Appellant challenges the court’s award of joint legal custody because of respondent’s history of domestic abuse and disputes the court’s valuation and division of property.  Respondent contends that the court abused its discretion by awarding sole physical custody of the children to appellant. 



1.         Standard of Review

The district court has broad discretion in awarding custody of minor children.  Durkin v. Hinich, 442 N.W.2d 148, 151 (Minn. 1989).  On appeal of a custody award, review is limited to determining whether the court abused its discretion by making findings unsupported by the evidence or by improperly applying the law.  Silbaugh v. Silbaugh, 543 N.W.2d 639, 641 (Minn. 1996).  This court will not reverse a custody award unless the findings are clearly erroneous.  Pikula v. Pikula, 374 N.W.2d 705, 710 (Minn. 1985).  And we view the evidence in a light most favorable to the district court’s findings.  Ayers v. Ayers, 508 N.W.2d 515, 521 (Minn. 1993).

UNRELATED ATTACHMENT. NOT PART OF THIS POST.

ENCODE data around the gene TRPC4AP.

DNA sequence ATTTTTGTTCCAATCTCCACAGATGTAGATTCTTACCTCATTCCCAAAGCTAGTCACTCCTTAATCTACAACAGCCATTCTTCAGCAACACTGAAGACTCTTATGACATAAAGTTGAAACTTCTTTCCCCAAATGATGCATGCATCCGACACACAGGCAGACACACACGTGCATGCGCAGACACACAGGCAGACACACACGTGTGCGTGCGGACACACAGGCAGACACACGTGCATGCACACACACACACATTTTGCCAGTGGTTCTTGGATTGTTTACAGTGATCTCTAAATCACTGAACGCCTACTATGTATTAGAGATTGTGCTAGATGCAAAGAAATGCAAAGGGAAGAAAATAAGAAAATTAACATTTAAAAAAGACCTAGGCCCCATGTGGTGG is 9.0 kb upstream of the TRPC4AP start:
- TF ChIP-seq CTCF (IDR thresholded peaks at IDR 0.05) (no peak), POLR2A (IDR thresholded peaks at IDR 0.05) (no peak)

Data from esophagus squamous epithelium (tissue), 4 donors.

2.         Joint Legal Custody